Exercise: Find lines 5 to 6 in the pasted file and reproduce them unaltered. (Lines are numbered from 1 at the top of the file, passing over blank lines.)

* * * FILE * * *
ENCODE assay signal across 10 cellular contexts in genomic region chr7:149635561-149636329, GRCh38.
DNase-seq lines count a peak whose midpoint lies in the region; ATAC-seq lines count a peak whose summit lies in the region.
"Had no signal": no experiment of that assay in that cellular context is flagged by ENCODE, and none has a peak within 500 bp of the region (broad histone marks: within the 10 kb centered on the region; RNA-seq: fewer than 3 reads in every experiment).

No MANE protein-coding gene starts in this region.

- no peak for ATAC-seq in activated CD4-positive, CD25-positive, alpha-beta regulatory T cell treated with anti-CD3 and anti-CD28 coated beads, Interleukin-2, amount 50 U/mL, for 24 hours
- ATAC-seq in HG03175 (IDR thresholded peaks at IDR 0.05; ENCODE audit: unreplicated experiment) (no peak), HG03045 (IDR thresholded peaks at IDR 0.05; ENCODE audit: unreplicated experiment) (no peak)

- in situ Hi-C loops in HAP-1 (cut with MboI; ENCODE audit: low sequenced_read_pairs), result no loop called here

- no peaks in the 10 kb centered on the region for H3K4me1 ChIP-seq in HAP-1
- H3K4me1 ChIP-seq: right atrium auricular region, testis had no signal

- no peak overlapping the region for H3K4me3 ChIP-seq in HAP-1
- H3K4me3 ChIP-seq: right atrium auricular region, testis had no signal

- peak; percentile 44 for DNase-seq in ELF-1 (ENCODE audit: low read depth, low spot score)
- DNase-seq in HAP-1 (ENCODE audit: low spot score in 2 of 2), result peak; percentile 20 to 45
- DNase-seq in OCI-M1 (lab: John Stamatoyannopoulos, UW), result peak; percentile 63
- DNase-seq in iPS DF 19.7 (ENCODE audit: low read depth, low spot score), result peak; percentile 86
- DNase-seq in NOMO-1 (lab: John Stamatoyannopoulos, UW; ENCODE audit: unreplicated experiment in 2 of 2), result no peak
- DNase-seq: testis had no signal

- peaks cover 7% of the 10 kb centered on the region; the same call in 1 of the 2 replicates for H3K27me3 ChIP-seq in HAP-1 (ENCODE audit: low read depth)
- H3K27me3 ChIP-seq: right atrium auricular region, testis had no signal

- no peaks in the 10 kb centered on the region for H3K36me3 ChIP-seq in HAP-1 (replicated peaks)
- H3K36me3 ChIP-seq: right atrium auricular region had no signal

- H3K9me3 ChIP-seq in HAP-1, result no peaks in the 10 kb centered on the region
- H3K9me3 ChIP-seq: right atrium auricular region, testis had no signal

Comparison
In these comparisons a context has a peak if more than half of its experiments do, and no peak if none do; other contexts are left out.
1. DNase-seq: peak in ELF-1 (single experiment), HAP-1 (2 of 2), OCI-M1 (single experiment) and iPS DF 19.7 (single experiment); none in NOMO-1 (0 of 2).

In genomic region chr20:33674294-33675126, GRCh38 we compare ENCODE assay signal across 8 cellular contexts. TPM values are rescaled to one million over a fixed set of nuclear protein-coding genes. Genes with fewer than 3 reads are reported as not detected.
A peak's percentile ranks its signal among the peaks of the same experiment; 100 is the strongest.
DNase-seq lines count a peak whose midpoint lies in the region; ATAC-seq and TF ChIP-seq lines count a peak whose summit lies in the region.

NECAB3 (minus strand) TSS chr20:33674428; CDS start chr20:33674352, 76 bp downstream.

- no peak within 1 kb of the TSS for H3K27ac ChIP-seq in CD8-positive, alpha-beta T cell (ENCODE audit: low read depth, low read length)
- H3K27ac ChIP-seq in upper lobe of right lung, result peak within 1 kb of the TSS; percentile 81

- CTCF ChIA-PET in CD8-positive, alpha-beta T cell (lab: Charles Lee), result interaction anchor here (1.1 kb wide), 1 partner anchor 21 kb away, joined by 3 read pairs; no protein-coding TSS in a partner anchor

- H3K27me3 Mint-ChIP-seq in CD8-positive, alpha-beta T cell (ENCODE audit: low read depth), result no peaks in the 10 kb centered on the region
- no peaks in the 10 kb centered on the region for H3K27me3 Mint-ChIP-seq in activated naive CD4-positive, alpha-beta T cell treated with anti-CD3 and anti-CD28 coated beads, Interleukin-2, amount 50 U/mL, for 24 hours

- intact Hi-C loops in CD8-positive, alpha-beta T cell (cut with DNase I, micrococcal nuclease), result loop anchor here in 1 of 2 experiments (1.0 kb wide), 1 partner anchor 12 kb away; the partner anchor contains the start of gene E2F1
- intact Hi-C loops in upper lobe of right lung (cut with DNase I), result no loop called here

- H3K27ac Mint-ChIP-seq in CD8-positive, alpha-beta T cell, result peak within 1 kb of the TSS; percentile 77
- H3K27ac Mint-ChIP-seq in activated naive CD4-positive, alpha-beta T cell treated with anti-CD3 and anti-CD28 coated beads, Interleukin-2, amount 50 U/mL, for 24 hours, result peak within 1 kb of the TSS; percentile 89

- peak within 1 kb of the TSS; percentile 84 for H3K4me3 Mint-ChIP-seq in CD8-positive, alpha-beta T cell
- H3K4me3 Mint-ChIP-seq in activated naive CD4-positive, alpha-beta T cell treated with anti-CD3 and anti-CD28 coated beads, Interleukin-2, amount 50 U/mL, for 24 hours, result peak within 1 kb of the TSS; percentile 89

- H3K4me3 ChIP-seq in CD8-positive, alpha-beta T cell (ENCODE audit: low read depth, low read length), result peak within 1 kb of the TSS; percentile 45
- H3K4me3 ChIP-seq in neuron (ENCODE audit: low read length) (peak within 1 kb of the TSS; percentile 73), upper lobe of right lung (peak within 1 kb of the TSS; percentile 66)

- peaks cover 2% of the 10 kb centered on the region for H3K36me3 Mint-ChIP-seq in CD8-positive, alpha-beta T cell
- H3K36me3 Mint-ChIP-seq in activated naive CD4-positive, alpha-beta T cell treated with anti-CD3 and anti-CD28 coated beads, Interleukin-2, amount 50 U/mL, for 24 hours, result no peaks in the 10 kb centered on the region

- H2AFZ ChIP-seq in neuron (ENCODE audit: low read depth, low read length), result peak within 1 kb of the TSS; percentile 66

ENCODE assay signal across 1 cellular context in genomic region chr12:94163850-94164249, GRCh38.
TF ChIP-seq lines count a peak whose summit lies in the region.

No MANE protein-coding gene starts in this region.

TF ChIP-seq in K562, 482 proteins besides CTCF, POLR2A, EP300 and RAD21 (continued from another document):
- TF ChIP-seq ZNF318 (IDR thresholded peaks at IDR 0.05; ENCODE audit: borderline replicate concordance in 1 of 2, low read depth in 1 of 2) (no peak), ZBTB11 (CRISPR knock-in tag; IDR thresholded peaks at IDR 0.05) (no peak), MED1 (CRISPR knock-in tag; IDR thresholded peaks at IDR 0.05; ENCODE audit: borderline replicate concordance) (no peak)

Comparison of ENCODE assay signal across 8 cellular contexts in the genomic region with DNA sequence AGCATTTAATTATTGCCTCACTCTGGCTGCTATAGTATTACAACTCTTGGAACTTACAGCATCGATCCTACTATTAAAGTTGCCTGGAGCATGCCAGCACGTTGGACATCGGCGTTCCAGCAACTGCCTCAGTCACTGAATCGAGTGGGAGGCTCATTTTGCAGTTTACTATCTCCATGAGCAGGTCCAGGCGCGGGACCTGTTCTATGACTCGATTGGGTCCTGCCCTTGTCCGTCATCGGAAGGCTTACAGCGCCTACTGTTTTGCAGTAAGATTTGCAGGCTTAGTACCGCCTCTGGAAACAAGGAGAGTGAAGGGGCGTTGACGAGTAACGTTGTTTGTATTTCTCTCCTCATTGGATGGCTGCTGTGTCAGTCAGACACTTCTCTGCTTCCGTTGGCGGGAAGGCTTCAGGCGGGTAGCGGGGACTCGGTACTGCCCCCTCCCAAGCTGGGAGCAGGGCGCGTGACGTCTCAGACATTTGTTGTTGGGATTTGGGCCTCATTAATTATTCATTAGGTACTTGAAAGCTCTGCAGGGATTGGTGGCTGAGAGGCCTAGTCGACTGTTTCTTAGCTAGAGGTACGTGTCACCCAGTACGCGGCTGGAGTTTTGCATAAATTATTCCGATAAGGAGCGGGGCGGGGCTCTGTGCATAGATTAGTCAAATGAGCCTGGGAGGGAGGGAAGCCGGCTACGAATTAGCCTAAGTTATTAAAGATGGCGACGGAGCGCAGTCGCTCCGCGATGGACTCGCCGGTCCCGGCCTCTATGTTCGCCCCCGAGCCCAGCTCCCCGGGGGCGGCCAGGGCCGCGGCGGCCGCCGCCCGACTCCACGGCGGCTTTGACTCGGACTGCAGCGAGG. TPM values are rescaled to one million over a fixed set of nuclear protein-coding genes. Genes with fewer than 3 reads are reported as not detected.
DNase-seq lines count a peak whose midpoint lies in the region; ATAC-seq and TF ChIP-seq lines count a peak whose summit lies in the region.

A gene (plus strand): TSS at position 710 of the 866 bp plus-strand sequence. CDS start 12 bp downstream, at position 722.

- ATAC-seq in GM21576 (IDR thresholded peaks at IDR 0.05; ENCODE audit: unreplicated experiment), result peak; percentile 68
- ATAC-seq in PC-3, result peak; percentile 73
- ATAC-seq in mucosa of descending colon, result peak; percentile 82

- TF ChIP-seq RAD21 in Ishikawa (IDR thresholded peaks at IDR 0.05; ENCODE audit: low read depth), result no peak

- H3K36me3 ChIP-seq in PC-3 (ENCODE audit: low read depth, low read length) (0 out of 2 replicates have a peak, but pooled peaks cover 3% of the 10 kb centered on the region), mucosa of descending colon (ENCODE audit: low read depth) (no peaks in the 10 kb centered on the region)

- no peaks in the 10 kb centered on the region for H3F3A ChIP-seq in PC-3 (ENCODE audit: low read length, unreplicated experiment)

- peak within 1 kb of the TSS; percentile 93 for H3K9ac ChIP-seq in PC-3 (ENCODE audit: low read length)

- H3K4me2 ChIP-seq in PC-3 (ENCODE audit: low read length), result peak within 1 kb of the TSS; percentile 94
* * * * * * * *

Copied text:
- no peak for ATAC-seq in activated CD4-positive, CD25-positive, alpha-beta regulatory T cell treated with anti-CD3 and anti-CD28 coated beads, Interleukin-2, amount 50 U/mL, for 24 hours
- ATAC-seq in HG03175 (IDR thresholded peaks at IDR 0.05; ENCODE audit: unreplicated experiment) (no peak), HG03045 (IDR thresholded peaks at IDR 0.05; ENCODE audit: unreplicated experiment) (no peak)